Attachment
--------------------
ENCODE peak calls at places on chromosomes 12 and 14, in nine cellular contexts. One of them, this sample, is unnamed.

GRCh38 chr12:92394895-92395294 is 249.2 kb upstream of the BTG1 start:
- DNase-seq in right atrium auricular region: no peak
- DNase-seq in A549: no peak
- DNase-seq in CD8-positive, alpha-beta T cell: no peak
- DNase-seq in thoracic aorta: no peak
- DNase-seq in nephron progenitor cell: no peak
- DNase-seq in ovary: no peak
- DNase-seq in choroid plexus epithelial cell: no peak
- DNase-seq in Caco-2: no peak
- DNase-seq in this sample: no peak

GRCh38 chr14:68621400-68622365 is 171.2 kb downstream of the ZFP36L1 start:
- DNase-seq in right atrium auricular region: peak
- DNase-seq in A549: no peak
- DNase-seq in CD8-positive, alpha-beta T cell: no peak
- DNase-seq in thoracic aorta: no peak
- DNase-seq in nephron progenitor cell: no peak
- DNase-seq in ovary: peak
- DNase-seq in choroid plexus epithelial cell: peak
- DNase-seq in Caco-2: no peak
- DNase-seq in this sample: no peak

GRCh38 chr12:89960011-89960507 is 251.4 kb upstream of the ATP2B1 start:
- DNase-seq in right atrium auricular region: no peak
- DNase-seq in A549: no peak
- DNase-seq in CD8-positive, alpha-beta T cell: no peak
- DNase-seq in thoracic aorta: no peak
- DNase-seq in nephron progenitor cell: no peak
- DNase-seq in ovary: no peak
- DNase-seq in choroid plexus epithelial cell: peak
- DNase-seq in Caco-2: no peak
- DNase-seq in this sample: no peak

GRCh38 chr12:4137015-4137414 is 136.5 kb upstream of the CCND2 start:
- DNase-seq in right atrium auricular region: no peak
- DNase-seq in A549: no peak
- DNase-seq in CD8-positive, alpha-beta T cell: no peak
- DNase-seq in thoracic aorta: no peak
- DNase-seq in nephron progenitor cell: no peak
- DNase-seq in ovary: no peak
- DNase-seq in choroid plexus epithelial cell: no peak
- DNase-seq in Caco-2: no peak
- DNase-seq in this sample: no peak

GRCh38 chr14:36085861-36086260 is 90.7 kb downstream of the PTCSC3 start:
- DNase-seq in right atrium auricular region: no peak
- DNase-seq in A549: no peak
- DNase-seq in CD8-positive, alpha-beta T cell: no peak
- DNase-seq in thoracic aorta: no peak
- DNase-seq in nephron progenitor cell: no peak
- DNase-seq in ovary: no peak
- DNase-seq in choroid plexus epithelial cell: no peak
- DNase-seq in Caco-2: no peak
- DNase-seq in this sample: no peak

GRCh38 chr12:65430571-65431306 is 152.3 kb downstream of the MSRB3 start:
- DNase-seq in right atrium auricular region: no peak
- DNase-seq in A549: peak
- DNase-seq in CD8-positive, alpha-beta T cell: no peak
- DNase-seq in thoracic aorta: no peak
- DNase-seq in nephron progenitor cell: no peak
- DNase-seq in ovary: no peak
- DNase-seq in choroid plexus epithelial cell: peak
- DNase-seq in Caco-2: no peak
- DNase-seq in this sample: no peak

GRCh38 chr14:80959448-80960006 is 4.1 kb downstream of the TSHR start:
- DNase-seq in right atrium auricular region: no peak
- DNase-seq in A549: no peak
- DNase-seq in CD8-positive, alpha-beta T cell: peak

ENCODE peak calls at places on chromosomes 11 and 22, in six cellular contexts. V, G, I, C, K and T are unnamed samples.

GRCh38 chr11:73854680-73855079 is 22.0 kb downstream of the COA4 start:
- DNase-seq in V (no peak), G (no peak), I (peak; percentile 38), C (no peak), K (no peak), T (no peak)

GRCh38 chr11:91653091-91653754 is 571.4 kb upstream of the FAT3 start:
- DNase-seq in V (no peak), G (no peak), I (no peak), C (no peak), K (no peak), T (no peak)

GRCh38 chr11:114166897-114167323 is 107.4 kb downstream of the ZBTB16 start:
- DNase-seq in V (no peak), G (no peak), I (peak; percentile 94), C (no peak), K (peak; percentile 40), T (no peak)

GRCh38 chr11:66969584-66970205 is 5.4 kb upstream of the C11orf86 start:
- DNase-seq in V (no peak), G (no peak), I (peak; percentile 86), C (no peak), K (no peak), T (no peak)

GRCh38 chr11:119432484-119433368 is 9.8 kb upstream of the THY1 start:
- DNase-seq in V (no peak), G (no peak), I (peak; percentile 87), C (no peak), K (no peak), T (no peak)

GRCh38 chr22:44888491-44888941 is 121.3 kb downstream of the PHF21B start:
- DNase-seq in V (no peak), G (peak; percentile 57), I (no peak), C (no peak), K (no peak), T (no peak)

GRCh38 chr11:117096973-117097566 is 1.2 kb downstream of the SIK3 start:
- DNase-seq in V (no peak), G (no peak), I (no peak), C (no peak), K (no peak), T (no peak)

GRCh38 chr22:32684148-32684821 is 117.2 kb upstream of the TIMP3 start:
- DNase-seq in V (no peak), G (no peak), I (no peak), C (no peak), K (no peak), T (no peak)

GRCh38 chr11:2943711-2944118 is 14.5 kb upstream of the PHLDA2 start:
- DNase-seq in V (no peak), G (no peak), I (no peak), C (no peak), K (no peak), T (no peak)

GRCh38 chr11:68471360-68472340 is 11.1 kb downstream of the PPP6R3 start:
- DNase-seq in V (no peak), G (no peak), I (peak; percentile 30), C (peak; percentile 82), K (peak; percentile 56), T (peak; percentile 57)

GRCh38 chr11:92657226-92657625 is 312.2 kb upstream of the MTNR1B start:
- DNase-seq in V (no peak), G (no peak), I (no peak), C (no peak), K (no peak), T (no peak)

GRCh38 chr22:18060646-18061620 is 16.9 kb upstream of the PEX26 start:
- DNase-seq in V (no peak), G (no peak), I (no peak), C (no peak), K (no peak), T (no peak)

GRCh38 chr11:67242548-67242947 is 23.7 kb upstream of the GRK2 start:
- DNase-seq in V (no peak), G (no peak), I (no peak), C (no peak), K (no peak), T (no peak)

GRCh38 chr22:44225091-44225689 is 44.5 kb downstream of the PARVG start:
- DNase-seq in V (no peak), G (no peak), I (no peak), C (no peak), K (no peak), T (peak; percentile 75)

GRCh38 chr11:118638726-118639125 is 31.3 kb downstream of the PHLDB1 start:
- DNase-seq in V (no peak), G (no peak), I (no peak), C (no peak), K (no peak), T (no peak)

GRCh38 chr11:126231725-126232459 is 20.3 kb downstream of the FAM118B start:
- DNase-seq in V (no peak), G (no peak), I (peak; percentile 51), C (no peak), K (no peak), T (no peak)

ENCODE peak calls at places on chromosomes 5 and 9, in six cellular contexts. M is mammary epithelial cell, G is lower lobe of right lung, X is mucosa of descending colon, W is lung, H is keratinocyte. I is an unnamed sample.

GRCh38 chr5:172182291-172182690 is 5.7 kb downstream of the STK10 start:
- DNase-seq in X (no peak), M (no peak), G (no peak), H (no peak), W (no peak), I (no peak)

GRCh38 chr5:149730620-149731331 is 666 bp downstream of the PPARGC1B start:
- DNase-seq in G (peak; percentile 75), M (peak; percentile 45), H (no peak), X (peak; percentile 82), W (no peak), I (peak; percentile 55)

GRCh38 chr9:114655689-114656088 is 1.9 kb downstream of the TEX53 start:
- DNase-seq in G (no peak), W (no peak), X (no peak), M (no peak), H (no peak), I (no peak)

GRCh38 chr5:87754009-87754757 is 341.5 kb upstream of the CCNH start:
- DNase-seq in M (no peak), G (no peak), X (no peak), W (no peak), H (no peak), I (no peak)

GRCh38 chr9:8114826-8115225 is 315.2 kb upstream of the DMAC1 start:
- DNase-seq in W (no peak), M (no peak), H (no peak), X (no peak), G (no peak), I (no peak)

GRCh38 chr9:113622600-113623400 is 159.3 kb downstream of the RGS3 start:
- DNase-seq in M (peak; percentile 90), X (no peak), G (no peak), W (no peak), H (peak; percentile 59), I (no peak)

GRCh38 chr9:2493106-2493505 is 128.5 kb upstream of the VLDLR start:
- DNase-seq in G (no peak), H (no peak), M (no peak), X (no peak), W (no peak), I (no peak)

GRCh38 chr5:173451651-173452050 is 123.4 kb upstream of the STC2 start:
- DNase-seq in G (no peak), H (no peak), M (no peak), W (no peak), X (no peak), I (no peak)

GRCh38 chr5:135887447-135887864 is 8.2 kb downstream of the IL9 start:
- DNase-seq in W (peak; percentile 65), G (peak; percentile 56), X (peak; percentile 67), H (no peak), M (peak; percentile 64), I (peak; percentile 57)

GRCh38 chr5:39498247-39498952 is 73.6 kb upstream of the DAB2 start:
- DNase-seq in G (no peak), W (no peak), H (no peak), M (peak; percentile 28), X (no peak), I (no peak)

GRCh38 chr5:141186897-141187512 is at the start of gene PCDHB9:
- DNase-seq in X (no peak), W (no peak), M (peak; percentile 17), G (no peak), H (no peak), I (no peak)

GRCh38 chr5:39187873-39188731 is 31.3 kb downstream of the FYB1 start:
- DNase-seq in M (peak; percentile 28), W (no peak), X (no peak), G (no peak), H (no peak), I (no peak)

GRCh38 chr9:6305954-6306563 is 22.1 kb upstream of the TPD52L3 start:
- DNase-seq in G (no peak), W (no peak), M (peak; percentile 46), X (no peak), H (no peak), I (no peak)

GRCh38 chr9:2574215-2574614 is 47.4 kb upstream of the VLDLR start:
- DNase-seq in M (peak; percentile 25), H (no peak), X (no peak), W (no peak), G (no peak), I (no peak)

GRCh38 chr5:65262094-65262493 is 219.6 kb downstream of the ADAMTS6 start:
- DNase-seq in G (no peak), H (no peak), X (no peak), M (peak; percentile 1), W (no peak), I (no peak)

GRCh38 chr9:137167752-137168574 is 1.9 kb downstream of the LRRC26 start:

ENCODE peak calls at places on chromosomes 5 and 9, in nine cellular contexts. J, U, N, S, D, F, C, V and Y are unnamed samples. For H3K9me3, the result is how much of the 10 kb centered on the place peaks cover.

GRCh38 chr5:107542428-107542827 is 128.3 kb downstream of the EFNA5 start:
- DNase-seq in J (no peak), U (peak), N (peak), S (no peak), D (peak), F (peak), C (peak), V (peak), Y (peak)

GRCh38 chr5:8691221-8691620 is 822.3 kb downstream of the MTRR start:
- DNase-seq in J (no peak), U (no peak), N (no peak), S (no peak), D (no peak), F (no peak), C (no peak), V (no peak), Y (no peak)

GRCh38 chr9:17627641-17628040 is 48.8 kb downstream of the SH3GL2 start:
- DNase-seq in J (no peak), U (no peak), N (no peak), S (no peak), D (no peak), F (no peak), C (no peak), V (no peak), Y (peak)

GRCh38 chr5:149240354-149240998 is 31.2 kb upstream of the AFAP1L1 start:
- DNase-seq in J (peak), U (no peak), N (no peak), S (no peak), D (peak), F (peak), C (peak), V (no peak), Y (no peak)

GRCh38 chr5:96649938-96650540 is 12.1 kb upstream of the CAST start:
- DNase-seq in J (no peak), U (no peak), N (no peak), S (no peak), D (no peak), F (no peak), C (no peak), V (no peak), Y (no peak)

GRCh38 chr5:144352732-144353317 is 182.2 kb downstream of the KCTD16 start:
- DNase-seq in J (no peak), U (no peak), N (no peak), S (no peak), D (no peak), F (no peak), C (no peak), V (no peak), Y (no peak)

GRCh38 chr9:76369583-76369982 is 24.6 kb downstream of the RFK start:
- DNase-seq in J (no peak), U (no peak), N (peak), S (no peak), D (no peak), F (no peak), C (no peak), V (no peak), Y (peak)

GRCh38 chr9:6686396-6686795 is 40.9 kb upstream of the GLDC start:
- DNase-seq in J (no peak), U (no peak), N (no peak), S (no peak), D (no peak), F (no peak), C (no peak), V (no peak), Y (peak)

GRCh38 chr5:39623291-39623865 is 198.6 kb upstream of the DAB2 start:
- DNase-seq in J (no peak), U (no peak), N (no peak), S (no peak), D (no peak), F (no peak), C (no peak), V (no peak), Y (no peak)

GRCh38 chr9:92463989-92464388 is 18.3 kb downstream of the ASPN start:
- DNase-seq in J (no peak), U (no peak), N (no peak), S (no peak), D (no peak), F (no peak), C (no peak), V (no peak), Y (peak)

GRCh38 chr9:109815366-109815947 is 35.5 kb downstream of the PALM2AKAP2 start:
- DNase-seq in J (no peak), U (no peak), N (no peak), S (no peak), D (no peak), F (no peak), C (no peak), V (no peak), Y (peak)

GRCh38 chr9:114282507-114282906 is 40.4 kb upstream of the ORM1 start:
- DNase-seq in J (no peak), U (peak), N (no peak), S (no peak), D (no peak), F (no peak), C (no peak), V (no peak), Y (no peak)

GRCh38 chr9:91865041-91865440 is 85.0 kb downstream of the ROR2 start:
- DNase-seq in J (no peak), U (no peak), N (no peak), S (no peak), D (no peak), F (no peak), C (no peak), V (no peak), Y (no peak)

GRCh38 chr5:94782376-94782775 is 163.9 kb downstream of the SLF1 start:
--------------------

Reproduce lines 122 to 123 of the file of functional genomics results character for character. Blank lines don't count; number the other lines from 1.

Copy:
GRCh38 chr5:39187873-39188731 is 31.3 kb downstream of the FYB1 start:
- DNase-seq in M (peak; percentile 28), W (no peak), X (no peak), G (no peak), H (no peak), I (no peak)